The eighth at The Bull is choose-your-own-adventure golfing at its very best.
Hole 8: Par 5 (568/556/500/487/435)
Hole 8: Par 5 (568/556/500/487/435)
Hole 8: Par 5 (568/556/500/487/435)
The finishing hole on the front nine is a long par four that plays mostly uphill. Stay right or long on the approach, as the green-side bunkers that front the left side of the green are treacherously deep and difficult to play from.
Hole 9: Par 4 (454/417/407/396/308)
The tenth features one of the most highly elevated tee boxes on the course. A par four that bends slightly right, a straight drive is rewarded by avoiding the traps the lie on either side of the fairway.

Hole 10: Par 4 (469/444/371/362/307)

If all the choices on the eighth hole made you uncomfortable, wait until you encounter the tees on the eleventh! A huge inland pond makes the tee shot nerve-wrecking, with woods building a barrier on the far side of both fairways. Long hitters can try for the right side fairway, I am told, but I came up fruitless on all three of the junk balls I hit at it. In my defense, I think I tried cutting off too much of the fairway and made the distance unnecessarily longer than it needed to be. I am also probably not as long of a hitter as I like to think I am!
A hybrid or fairway wood to the left side fairway presents the most realistic option, and should leave an approach from under 175 yards. The pond stays in play on the approach, as the green runs toward it and sand traps both long and short will catch errant shots.

Hole 11: Par 4 (353/331/320/309/267)

The twelfth is a fantastic par three. Highly elevated tee boxes make for a 210-plus yard tee shot to a green that is guarded both left and right by sand. I remember laying up on this hole the first time I played it, and thought yesterday that would be silly. A 4-hybrid put me in the deep bunker on the right side. I felt great about my sand shot until it rolled slowly past the pin and nestled several yards off the opposite side of the green. The green on twelve is slanted heavily downhill from the right to left side.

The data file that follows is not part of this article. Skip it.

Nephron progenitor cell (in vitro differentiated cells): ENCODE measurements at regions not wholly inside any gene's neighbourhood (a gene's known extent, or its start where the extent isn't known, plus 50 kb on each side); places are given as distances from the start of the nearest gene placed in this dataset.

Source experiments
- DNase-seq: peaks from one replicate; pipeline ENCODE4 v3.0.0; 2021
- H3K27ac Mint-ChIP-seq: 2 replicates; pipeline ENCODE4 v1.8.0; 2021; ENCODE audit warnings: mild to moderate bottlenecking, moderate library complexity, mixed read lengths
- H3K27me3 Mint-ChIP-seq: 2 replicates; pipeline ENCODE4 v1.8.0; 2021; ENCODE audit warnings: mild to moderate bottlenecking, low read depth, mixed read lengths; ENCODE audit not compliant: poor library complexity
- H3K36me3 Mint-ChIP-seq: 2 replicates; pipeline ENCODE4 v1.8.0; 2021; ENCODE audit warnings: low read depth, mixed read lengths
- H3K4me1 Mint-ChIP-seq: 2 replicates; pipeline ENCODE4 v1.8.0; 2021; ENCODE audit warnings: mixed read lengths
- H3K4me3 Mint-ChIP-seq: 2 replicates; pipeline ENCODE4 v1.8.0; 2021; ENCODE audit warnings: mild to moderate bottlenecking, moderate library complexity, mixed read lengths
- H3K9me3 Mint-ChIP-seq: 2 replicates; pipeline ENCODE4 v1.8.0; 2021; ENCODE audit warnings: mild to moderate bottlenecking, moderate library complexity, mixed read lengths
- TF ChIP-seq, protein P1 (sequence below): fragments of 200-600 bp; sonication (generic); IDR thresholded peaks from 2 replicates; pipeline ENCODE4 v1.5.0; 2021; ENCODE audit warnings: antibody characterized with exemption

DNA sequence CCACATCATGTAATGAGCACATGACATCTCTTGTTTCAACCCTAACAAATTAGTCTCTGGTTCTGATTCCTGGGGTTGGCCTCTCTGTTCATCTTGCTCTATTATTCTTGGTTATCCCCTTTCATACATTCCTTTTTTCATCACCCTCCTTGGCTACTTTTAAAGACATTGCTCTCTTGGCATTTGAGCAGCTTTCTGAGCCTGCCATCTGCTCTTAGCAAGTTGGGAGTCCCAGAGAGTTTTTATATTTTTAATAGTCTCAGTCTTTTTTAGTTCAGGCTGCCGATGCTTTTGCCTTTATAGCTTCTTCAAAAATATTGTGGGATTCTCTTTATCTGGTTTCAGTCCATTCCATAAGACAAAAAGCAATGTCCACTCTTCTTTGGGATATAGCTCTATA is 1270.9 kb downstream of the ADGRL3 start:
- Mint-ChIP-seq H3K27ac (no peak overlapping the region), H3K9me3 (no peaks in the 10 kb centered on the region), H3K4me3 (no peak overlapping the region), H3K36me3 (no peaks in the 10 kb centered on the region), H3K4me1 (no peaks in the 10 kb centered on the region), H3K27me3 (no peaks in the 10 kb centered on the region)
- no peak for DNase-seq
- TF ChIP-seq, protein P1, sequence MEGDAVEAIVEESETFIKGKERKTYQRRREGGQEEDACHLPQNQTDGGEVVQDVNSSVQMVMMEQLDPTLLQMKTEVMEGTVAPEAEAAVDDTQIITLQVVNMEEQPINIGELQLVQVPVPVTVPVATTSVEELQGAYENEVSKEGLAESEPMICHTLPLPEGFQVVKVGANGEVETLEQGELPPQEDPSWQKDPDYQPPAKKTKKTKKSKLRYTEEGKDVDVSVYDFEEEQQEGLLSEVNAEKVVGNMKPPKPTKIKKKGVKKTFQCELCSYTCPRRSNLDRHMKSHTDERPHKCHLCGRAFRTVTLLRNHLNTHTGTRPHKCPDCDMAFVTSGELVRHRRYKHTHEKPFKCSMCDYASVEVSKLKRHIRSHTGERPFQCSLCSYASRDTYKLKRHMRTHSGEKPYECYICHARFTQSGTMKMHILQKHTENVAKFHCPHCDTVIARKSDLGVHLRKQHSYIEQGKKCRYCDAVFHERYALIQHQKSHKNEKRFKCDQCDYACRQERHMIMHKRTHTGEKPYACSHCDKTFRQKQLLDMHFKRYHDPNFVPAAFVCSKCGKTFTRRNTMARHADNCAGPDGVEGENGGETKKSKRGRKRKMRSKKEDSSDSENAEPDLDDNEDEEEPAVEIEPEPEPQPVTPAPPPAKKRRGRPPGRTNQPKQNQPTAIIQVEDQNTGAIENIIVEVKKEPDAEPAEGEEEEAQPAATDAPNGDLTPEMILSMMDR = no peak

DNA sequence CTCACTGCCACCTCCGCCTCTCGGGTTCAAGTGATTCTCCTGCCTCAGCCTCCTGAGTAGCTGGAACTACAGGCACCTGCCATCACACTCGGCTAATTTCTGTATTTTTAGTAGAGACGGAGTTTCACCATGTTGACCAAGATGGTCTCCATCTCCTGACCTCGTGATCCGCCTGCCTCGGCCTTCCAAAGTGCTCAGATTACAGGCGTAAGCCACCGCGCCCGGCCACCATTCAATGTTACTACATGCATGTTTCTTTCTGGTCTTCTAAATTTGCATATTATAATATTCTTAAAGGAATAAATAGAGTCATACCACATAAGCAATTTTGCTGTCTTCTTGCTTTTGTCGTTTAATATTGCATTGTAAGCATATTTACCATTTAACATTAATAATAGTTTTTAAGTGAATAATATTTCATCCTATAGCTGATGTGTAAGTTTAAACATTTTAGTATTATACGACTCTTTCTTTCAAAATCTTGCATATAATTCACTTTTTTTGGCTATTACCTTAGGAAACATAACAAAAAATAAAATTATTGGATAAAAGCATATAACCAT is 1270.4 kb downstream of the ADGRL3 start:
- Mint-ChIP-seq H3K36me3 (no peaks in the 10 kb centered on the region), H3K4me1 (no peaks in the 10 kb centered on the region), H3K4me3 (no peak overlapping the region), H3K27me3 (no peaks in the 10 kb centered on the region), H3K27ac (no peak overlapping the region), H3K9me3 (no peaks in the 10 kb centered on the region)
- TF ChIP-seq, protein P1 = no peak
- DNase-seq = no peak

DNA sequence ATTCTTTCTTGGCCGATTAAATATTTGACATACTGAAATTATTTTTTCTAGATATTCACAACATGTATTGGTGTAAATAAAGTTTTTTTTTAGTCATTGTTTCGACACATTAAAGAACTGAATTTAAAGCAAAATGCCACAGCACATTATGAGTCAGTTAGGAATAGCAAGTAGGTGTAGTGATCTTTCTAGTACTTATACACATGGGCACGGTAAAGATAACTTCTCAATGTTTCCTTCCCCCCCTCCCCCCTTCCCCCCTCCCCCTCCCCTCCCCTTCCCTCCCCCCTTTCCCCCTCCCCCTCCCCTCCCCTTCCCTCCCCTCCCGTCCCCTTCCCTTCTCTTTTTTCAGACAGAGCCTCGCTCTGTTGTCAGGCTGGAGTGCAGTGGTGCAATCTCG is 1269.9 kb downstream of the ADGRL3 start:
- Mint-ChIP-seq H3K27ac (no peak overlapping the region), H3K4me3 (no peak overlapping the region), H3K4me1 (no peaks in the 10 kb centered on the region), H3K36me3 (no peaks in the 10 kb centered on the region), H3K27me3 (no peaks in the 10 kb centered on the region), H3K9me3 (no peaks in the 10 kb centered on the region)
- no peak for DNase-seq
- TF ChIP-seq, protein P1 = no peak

Hole 12: Par 3 (236/228/210/169/151)
When I mention The Bull has some of the best par fives in the state, thirteen is certainly one of them. Teeing up over water, the hole plays long and right-to-left. This hole is target golf at its best. Find the fairway on the first two shots, and you will have a decent enough opportunity to hit the green in regulation. The third shot is primarily blind, uphill from the fairway over a wall of fescue.
Hole 13: Par 5 (581/564/523/509/425)
Hole 13: Par 5 (581/564/523/509/425)
Fourteen is one of the most deceptive holes on the course. From the tee boxes, very little trouble can be seen. Upon driving to the fairway, though, water lies on both sides and long. The green area is absolutely gorgeous, with the Onion River rushing vigorously beyond.